Happiness is a skill, emotional balance is a skill, compassion and altruism are skills, and like any skill they need to be developed. That’s what education is about.
Does your son struggle with sadness? Or is your daughter quick to anger? Has screaming, slamming doors or sassing you back become a regular occurrence in your home? If yes, you’re not alone. Millions of adults everywhere are seeking solutions to their child’s quick emotional reactions, intensity and oftentimes poor choices. This is the main reason I have been researching emotionally healthy children . But to start, what is an emotionally healthy child?
Emotional Health : A Working Definition
The Emotionally Healthy Child is facing her emotions and not running from them. She is learning how to be with uncomfortable – often challenging emotions, and ultimately releasing them constructively versus destructively. The beginning of positive emotional health is therefore when a child learns how to:
Erasing Stigma, One Vote at a Time
- Identify emotions
- Express them constructively (not destructively)
- Display self-control
- Make smarter choices
Of course, emotional health is more complex than simply identifying emotions and learning to self-regulate, but it’s a beginning. There is also the formation of an emotionally healthy mindset, developing character and self-awareness, which are aspects of becoming emotionally healthy and ultimately, making less reactive choices.
Take for example, Joshua, who was playing on the playground. He’s gotten into the habit when he gets frustrated, he pushes Mark. But fast forward a month, Josh has now learned how to catch himself (most days) and make better choices. He’s walked away from Mark, he’s used his words and he’s learned how to express his anger in more constructive ways. This is the start of Joshua mastering his emotions and learning how to steer his own emotional boat (metaphorically) toward calmer, healthier seas.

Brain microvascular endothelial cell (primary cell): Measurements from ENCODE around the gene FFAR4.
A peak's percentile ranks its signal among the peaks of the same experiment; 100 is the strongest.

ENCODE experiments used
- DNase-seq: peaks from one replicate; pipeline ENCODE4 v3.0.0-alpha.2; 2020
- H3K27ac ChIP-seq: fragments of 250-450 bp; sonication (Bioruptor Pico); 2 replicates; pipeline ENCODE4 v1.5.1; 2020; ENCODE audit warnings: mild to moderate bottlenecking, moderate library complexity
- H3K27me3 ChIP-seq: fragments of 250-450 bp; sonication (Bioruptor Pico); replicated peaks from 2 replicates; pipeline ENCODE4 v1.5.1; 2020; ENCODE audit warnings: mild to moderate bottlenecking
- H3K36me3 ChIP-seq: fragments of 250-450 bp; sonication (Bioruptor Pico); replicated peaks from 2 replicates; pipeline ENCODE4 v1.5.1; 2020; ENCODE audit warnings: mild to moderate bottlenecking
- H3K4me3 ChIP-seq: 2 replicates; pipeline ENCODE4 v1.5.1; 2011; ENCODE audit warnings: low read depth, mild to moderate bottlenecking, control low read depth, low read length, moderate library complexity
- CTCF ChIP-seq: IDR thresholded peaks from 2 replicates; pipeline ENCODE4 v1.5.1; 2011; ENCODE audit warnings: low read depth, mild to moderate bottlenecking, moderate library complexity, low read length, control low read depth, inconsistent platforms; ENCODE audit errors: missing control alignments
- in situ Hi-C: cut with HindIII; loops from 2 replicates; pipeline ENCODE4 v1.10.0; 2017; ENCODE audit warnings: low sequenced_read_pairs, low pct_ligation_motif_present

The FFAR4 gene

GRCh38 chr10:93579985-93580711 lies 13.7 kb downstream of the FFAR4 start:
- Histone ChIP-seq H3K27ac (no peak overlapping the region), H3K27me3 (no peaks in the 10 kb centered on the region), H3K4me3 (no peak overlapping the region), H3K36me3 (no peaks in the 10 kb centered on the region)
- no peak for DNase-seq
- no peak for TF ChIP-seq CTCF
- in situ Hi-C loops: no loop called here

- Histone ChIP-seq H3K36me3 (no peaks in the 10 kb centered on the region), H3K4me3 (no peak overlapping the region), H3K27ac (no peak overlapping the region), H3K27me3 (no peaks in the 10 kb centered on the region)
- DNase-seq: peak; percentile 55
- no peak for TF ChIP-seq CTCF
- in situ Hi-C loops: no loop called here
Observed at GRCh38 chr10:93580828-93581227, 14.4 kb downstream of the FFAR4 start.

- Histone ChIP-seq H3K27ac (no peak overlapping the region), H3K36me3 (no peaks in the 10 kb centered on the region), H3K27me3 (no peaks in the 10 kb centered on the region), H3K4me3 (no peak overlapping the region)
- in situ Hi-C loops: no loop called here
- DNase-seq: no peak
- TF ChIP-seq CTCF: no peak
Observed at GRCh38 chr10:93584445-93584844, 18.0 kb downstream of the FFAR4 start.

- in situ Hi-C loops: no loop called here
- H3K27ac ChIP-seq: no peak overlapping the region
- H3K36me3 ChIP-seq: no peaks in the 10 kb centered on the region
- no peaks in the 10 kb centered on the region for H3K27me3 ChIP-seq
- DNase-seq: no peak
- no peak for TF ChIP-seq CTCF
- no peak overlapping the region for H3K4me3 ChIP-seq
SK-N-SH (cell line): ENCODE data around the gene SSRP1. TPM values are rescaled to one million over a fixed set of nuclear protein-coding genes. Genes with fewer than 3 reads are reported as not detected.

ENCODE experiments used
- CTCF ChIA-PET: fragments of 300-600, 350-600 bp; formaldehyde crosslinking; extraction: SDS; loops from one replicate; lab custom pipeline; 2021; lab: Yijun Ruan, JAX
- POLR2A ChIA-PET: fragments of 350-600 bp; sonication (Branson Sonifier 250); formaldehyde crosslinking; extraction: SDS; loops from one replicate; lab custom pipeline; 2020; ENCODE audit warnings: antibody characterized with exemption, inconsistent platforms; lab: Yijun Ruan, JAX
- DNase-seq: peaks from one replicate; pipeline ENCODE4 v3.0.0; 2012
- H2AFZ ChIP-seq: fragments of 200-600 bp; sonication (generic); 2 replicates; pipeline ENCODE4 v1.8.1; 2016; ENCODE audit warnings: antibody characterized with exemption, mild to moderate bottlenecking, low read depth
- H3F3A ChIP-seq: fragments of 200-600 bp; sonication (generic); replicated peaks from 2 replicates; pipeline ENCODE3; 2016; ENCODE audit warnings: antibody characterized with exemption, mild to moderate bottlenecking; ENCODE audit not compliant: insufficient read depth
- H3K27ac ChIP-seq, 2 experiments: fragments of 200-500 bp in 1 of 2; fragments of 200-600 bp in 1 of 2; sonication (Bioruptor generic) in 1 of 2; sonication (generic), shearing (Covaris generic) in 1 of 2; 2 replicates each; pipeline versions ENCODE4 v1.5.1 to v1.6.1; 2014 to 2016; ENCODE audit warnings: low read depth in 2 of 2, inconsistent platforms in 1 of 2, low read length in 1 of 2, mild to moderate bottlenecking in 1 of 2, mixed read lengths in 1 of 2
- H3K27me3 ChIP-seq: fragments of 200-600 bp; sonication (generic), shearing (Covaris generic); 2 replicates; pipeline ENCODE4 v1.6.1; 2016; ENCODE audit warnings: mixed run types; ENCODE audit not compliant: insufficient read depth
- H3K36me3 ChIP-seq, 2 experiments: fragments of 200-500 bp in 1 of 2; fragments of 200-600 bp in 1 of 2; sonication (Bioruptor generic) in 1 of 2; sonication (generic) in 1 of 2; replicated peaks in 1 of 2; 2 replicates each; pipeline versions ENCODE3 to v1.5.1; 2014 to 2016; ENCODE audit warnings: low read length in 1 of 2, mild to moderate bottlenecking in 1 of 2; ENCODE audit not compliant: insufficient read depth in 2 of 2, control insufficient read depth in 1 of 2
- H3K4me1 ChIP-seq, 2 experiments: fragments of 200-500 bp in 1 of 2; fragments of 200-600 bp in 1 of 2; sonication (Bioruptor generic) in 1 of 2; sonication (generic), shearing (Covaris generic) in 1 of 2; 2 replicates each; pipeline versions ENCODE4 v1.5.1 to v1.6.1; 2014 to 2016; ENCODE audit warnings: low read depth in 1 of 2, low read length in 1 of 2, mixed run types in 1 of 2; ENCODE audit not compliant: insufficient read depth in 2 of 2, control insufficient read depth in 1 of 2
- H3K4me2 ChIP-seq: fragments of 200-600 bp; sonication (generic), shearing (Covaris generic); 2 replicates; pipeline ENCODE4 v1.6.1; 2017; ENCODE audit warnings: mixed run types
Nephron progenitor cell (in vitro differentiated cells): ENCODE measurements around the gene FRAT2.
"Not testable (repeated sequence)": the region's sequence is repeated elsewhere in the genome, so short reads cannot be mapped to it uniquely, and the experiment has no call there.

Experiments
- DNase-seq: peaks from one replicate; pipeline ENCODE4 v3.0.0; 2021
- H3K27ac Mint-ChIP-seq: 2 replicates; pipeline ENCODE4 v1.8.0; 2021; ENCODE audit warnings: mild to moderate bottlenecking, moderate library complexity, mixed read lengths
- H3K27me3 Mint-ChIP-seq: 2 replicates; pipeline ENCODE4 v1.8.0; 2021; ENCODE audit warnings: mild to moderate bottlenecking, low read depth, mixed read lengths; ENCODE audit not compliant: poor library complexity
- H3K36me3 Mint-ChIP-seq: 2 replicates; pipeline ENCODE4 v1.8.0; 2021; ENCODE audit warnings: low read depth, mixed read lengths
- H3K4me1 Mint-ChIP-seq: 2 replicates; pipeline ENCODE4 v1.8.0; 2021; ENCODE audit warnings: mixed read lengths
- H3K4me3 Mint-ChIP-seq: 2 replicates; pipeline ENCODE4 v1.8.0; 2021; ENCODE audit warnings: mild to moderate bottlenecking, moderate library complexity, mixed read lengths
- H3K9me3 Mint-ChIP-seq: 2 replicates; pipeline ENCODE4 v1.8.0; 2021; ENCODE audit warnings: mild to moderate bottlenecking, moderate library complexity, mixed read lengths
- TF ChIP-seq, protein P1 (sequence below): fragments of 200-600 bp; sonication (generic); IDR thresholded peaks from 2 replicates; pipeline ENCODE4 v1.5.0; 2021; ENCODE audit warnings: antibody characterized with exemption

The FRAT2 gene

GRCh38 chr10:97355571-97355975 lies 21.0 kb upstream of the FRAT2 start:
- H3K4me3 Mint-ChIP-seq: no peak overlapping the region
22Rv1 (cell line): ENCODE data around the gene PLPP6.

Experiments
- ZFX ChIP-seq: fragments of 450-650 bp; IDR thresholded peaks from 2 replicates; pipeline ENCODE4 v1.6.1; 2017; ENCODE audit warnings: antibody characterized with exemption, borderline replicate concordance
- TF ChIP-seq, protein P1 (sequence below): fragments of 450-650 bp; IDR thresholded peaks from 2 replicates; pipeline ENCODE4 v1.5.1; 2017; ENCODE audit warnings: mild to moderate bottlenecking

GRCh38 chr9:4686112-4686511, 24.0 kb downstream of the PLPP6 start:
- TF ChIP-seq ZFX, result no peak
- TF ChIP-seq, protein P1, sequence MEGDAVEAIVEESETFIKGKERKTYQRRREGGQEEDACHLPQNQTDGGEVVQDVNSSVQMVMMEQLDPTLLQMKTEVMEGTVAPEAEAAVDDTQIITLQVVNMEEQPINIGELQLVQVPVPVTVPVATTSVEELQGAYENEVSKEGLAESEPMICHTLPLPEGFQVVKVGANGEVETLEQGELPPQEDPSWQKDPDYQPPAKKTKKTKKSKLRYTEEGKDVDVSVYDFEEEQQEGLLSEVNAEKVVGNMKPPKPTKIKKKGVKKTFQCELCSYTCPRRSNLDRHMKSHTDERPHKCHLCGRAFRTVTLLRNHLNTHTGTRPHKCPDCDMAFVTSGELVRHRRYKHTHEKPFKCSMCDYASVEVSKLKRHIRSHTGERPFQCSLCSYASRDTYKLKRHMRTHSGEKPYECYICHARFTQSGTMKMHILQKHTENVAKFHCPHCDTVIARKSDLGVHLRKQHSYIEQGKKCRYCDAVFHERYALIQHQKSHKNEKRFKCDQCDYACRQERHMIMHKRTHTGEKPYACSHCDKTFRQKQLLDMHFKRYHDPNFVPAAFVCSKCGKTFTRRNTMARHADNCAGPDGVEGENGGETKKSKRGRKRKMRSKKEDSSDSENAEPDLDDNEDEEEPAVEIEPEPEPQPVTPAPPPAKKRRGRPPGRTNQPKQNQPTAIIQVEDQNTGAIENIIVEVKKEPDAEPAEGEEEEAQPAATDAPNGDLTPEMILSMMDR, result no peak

Encourage your child to be careful when disclosing personal information. A simple rule for younger children should be that the child should not give out their name, phone number or photo without your approval. Older children using social networking sites like Facebook should be encouraged to be selective about what personal information and photos they post to online spaces. Regardless of privacy settings, once material is online you can no longer control who sees it or how it is used.
Just the beginning
We all want to raise emotionally healthy children, but the how is where we struggle. Stay tuned as over the next few weeks, I’ll share some key ideas of how to raise an emotionally healthy child and we’ll grow stronger together. Today, we simply began the journey, but we’ll unpack emotional health as the year ends so in our new year – we can be our best, and help our children ultimately do the same. Are you with me?